No. 1 vs. No. 5: Lessons I’ve Learned Through Five Marathon Training Seasons

Then and now.

Then and now.

As I plow my way through Marathon Training Season No. 5, it occurs to me how far I’ve come (literally and figuratively) since I laced up my shoes for Marathon Training Season No. 1 in 2010. So much of what I know and do now is second nature — i.e. when to eat my Shot Bloks, where all the water fountains are in my neighborhood, how often I need to replace my shoes — but there are a couple big lessons I’ve learned that I’d love to be able to go back and teach 2010 Maggie.

If you miss a workout, the world will not end. While training for my first marathon, I didn’t miss one single run. Not one. On the surface that probably sounds like something to be commended, but in hindsight, there were times that I should’ve parked myself on the couch. I didn’t really listen to my body, and as such, I spent weeks after the race hobbling around and then another two months in physical therapy to fix my wonky ankle, improve my flexibility and strengthen my hips.

Also, my do-or-die attitude caused me to place too much emphasis on every single run. Oh, no. How will I ever finish 26.2 miles in October if I struggled to run 4 miles on a Tuesday in July?!? The sky is falling!!!!!!! Sure, I still go through ups and downs with training, but my extremes are, well, not as extreme.

Cross training matters. My first two marathon training seasons, I didn’t do anything besides run. I didn’t belong to a gym, I didn’t ride my bike, I didn’t do yoga. I scoffed at the “cross train” part of my trusty Hal Higdon plan. Cross training mixes things up mentally and physically. It allows you to become more well-rounded, and it’s key for injury prevention. I find that some of my cross training activities are less structured (i.e. riding my bike to dinner instead of driving), and that makes it even more fun.

Not every run should be the same pace. I remember flipping out if I ran much slower than my usual 9-minute pace. I was very consistent with that pace, but it didn’t allow me to recover properly nor make any significant gains in my training. Besides, when race day came, I ran 9:45s the whole way, which I had basically not done the entire summer. I also never really pushed myself. I thought speedwork was just for super-fast people. No, it’s for everyone. It’s just that your speed is different. Easy runs and speedwork should be a part of your training plan, no matter your pace or skill level. I get that now.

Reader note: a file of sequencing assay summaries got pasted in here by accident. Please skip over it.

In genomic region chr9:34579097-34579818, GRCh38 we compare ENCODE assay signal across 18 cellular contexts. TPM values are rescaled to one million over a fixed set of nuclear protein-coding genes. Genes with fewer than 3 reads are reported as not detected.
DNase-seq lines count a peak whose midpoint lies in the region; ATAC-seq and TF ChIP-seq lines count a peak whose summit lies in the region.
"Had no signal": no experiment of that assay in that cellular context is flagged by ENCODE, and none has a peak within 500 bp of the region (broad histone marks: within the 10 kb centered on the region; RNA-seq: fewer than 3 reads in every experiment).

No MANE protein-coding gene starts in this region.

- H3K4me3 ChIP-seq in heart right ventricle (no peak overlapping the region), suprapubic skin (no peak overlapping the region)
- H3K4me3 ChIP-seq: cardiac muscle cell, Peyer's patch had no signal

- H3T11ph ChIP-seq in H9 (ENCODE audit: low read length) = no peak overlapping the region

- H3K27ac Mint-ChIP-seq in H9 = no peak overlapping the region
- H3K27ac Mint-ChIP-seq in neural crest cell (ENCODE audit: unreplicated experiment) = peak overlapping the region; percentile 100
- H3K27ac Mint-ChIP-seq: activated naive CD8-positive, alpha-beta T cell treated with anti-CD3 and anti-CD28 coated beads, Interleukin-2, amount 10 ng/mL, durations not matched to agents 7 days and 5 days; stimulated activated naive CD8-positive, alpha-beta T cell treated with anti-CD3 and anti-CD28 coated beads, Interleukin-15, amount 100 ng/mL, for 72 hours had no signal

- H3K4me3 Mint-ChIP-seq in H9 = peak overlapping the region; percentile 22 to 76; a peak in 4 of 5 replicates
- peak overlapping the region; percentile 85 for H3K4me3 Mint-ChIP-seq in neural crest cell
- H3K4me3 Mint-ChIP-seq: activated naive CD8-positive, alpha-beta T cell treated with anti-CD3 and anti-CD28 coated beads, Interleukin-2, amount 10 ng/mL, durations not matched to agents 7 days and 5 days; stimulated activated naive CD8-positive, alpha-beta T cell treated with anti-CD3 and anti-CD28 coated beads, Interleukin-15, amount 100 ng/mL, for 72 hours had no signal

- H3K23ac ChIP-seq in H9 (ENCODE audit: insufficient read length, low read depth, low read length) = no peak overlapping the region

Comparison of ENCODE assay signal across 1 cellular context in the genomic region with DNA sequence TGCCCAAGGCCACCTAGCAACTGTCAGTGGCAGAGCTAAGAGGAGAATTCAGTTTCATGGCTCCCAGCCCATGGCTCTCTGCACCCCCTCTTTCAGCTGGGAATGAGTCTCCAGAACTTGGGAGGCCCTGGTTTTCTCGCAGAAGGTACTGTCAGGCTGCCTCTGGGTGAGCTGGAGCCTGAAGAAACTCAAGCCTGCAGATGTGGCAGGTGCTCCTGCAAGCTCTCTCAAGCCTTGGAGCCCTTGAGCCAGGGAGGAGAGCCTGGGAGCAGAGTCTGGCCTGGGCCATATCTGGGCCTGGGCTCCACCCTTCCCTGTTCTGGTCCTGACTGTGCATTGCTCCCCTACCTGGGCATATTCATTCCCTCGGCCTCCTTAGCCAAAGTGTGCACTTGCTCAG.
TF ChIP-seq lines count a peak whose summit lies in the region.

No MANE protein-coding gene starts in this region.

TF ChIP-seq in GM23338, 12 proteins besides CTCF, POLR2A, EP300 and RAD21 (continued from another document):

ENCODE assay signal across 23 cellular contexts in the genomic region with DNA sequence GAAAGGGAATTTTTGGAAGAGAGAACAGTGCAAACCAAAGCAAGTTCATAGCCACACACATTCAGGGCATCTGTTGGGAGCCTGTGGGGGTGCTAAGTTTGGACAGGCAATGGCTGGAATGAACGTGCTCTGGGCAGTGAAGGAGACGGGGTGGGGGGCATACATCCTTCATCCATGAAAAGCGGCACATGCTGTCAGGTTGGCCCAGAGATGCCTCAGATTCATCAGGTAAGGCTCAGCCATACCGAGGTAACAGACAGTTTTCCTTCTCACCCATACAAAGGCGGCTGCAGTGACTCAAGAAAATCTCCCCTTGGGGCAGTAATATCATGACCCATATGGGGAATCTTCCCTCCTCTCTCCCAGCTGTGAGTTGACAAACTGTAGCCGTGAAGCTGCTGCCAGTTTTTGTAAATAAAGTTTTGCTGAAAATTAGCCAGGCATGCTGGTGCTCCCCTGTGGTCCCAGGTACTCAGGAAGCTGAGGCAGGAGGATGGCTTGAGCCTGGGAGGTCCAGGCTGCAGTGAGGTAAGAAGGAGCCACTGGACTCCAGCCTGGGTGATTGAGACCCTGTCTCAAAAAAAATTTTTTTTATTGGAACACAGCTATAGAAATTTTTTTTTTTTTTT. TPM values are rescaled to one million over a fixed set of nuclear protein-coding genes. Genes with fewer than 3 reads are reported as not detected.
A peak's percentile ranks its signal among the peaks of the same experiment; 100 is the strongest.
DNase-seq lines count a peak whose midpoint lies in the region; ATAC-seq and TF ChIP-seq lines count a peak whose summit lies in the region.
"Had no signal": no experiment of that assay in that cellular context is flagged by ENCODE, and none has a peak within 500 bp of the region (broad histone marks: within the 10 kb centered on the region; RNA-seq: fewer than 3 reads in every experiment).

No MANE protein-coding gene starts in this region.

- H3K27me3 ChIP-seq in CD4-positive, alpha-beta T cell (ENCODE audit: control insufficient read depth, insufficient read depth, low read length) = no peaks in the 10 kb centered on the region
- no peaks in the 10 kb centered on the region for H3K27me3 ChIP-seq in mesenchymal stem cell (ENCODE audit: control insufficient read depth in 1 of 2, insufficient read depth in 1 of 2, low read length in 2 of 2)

Investing in quality gear/tech is priceless. Once I committed to train for my first full marathon, I started to build my gear collection. But admittedly, I was still a cheapskate. I outfitted myself in good shoes (Nike Lunarglides), but that was about it. Yes, I had finally ditched the cotton T-shirts and invested in some dri-fit, but my workout clothing options of 2010 pale in comparison to my current arsenal of neon singlets, black running tights and accessories of all types.

I also was using the Nike+ chip to track my miles and pace. Remember how cutting-edge that technology was just five years ago? It seems like the Dark Ages now. And just how accurate was it? I honestly don’t know, which was kind of the problem. I eventually graduated to the Nike+ app on my iPhone — a large improvement, to be sure — but this year, I finally put on my big girl pants and ponied up for a Garmin watch. Game changer.

You could fill a book (or blog) with the things I didn’t know in 2010, and I’m still learning each and every day from my friends, coaches, fellow bloggers and my own personal experiences.

Any questions? Hit me up! — Mags



5 thoughts on “No. 1 vs. No. 5: Lessons I’ve Learned Through Five Marathon Training Seasons

  1. The Amish around here have a saying that goes like this: ” We get too soon old and too late smart.”
    The learning process is part of the beauty of and secret of getting older and wiser especially when it comes to marathon training. When I get the starting line of a marathon it’s like I’m looking at a big blank page. I have all the tools, pens, pencils, markers but I have no idea how I’m going to write the story or how it will turn out. I only know that it’s going to be my personal epic. How lucky we are to be runners.


  2. I am training for my first marathon with CES and find they are really terrific at getting us ready for the big day physically. Mentally is where I am struggling right now. Would love you to blog about he mental preparation, the week before/eating/sleeping, the night before advice. Thanks!


  3. Running is a continual learning experience. I learn something new all the time!


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